$$lim_{xrightarrowinfty}frac{x}{sqrt{1+x^2}}=lim_{xrightarrowinfty}frac{1}{sqrt{1+frac{1}{x^2}}}=1$$
    but
    $$lim_{xrightarrowinfty}frac{big(xbig)’}{big(sqrt{1+x^2}big)’}=lim_{xrightarrowinfty}frac{sqrt{1+x^2}}{x}=lim_{xrightarrowinfty}frac{1}{frac{x}{sqrt{1+x^2}}}$$
    So in a way you go back to your original problem.

  3. Here the assumption (3) of L’Hospital does not hold but one may not see that
    $$ lim_{xrightarrow0}frac{x^2sin(x^{-1})}{sin x}=lim_{xrightarrow0}frac{xsin(x^{-1})}{frac{sin x}{x}}=0$$
    sine $|xsin(x^{-1})|leq|x|xrightarrow{xrightarrow0}$ and $lim_{xrightarrow0}frac{sin x}{x}=1$. However

$$
lim_{xrightarrow0}frac{big(x^2sin(x^{-1})big)’}{(sin x)’}=
lim_{xrightarrow0}frac{2xsin(x^{-1}) -cos(x^{-1})}{cos x}
$$

But $lim_{xrightarrow0}cos(x^{-1})$ does not exists, as one can check by looking at the sequences $y_n=frac{1}{2npi}$ and $x_n=frac{1}{frac{pi}{2}+2pi n}$

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Server Bug Fix: Can White defend and possibly win?

Original Source Link

[FEN "1nkr2nr/pppp2pp/2b2p2/3q4/3P4/1NQ5/P1P2PPP/R1B1R1K1 w KQkq - 0 1"]

Can White possibly win in this position and avoid a queen mate on g2?

Avoid queen mating on g2 is easy:

  • f3, Qg3, Qh3+ are decent options
  • Re4, Kf1 also prevent immediate mate but are not good

Winning this position is objectively speaking impossible. Black is up a piece and white does not have sufficient compensation for it. Most players would resign if playing somebody of 1800 strength or even less.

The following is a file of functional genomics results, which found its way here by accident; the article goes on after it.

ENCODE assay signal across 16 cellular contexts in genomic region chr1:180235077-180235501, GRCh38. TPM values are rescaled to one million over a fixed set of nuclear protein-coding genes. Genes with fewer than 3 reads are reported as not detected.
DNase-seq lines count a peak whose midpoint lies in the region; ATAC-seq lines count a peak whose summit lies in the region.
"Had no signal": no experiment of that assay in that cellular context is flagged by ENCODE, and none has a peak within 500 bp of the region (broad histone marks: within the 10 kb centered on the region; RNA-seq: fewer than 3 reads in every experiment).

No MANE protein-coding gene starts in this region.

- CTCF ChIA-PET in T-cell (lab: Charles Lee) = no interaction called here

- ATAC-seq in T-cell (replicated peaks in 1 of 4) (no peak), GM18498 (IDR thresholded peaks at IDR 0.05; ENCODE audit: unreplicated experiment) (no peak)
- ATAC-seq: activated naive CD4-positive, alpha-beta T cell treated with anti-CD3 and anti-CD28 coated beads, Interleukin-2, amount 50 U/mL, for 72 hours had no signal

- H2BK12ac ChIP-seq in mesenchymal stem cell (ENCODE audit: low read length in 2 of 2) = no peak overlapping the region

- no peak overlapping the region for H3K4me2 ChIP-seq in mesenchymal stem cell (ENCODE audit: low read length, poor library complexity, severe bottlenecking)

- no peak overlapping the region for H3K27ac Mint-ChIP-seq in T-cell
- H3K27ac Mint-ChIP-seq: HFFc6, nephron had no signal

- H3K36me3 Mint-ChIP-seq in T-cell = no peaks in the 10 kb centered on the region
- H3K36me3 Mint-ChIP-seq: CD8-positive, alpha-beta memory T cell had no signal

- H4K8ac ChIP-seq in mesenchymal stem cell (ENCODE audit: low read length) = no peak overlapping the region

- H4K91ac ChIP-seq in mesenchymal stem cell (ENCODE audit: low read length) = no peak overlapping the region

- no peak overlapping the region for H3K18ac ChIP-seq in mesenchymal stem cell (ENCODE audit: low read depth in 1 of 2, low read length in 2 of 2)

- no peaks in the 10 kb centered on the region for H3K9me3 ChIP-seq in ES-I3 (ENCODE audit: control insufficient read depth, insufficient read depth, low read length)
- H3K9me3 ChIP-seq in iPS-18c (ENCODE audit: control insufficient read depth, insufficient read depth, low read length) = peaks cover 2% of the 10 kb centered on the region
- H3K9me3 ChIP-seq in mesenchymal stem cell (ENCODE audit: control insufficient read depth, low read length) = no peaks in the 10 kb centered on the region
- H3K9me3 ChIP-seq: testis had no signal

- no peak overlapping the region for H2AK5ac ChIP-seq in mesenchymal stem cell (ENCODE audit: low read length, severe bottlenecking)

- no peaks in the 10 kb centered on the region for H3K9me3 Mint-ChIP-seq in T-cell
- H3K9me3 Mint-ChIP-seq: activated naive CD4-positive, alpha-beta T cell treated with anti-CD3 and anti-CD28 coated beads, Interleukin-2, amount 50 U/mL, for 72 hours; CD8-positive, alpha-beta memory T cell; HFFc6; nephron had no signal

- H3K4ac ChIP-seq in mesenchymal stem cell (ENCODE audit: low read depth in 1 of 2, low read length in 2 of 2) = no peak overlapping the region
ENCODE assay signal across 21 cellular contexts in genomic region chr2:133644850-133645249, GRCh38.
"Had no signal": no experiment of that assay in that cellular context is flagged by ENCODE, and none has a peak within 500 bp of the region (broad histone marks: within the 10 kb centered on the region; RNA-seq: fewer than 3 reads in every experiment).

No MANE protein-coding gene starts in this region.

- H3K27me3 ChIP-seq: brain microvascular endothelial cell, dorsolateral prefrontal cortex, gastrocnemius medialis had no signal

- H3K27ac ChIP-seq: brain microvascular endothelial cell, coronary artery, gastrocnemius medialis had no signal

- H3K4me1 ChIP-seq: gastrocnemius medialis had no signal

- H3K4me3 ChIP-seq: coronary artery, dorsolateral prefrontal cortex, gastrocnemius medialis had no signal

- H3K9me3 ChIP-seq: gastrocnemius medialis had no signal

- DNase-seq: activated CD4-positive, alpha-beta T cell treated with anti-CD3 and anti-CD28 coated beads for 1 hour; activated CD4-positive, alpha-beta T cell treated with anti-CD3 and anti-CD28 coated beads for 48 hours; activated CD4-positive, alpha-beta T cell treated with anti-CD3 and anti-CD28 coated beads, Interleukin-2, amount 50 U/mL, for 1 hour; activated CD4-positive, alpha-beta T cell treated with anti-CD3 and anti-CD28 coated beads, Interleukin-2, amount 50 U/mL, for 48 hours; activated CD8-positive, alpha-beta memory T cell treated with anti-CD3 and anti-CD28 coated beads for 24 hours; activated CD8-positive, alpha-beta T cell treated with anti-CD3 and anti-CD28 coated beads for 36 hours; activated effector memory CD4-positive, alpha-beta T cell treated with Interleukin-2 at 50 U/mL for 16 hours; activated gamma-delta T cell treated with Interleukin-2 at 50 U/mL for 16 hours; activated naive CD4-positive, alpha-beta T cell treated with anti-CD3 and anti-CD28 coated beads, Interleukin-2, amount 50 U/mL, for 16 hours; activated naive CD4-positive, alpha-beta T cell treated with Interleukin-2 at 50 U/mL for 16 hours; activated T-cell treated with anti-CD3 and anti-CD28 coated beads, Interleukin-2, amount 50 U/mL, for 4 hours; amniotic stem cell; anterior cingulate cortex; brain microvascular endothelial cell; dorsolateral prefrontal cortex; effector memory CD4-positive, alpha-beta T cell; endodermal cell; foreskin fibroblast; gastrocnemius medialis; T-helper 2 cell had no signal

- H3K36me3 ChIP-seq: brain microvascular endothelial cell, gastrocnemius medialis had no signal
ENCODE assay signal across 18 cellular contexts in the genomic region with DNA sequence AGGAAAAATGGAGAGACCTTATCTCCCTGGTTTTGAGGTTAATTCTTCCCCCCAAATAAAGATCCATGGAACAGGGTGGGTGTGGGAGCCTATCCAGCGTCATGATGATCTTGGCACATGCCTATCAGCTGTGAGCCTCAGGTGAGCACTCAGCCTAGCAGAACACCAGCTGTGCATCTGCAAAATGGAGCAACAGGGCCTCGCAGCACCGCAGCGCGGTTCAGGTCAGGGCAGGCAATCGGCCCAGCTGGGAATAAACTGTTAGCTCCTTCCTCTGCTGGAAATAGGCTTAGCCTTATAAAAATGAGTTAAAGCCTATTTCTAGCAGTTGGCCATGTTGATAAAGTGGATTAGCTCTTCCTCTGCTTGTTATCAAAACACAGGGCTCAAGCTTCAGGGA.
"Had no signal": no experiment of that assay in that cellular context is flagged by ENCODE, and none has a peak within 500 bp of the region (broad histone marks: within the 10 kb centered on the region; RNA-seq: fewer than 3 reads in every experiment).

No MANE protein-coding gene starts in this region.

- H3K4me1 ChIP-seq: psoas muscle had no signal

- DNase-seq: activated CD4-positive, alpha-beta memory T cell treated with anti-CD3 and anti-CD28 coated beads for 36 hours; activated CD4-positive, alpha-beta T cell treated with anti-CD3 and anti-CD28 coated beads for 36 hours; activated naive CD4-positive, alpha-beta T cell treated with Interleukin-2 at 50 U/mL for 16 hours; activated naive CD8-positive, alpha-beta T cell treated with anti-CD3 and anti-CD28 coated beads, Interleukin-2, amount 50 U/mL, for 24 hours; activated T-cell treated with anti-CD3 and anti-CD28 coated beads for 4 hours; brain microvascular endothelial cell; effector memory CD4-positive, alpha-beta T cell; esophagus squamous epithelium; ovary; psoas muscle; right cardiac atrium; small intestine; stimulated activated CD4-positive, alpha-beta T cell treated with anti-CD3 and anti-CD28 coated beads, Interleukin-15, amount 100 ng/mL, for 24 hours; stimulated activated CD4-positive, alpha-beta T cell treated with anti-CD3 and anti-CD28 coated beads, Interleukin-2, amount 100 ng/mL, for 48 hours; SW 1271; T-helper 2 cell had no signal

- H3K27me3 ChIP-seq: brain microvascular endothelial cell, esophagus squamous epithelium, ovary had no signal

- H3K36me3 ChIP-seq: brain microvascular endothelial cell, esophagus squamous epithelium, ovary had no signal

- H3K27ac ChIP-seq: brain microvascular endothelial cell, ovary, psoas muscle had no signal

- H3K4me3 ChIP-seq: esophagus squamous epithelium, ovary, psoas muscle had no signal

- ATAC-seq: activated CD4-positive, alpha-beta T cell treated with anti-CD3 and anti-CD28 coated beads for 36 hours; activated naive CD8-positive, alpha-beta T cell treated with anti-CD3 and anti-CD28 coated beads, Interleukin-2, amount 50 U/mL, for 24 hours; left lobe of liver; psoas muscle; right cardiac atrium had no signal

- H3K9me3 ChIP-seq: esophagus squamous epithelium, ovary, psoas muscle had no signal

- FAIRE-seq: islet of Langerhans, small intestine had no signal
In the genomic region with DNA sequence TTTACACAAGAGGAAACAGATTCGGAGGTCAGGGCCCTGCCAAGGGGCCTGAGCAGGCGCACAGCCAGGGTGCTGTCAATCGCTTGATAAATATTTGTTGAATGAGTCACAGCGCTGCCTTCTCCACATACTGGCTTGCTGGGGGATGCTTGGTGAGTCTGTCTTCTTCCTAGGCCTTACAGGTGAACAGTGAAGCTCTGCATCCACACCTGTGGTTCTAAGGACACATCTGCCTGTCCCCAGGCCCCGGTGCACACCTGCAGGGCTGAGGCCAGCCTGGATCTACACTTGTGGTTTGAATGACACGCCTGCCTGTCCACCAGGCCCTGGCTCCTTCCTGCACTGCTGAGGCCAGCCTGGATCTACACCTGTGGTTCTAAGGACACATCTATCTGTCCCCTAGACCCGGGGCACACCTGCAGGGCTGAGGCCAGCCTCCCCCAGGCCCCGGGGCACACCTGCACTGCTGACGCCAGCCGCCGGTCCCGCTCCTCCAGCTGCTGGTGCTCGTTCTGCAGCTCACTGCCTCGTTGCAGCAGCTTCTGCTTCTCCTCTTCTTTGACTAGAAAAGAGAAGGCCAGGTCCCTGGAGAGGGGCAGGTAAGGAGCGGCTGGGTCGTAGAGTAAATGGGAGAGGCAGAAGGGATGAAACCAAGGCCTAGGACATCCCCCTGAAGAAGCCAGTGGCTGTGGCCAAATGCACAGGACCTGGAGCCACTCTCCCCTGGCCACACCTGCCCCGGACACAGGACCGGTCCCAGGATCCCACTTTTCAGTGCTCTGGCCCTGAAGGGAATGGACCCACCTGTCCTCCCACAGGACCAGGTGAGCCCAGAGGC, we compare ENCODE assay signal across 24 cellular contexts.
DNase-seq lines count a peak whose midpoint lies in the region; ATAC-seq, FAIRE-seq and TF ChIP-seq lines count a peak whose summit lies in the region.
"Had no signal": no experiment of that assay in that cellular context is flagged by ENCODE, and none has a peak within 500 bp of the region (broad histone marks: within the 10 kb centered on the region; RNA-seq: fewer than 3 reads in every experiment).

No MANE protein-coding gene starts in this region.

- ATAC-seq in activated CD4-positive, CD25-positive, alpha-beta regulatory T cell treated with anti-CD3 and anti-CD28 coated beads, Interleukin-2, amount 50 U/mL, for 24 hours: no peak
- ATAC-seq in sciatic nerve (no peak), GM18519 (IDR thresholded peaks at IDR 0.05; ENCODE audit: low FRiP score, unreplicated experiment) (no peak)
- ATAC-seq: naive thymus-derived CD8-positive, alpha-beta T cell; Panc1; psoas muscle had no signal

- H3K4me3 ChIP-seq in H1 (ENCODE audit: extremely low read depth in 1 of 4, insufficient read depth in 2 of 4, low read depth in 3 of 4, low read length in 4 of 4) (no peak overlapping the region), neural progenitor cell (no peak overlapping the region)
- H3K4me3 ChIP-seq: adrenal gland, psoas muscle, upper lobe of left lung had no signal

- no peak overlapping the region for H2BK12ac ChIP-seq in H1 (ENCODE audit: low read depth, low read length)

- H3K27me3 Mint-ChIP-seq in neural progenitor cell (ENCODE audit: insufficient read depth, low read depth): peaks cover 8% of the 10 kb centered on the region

If black is a beginner and/or short on time white could try to continue the game. The usual plan in lost positions with material down is to keep the position as complicated as possible and to avoid trades. You want to activate your pieces and start to attack something, specifically the enemy king.

In this regard one possible plan could be:

  1. Qg3 (protects g2, attacks g7 and eyes c7), also makes space for the c pawn to move (clearance),
  2. Bf4 develops the bishop a tempo by double-attacking c7. Also makes space for a rook to move to c1 (clearance)
  3. Rac1 and 4. c4 or even immediately 3. c4 with the idea that after Qxc4 you play Rac1 and have a half-open file with attacking chances on the king

Once you get in c4 you can follow up with d5 which limits the range of the only active black minor piece.

Of course black also makes moves in-between and could spoil this plan.

The following example continuation is not best play, but about the best white could hope for for the next couple of moves:

[FEN "1nkr2nr/ppp3pp/2b2p2/3q4/3P4/1NQ5/P1P2PPP/R1B1R1K1 w - - 0 1"]

1. Qg3 g6 2. Bf4 Na6 3. Rac1 Kb8 4. c4 Qf7
5. d5 Ba4 6. Nd4

The final position is still lost for white, but at least white got the more active pieces and more space than black. There could be some attacking potential along the b file as well, now that the bishop left c6.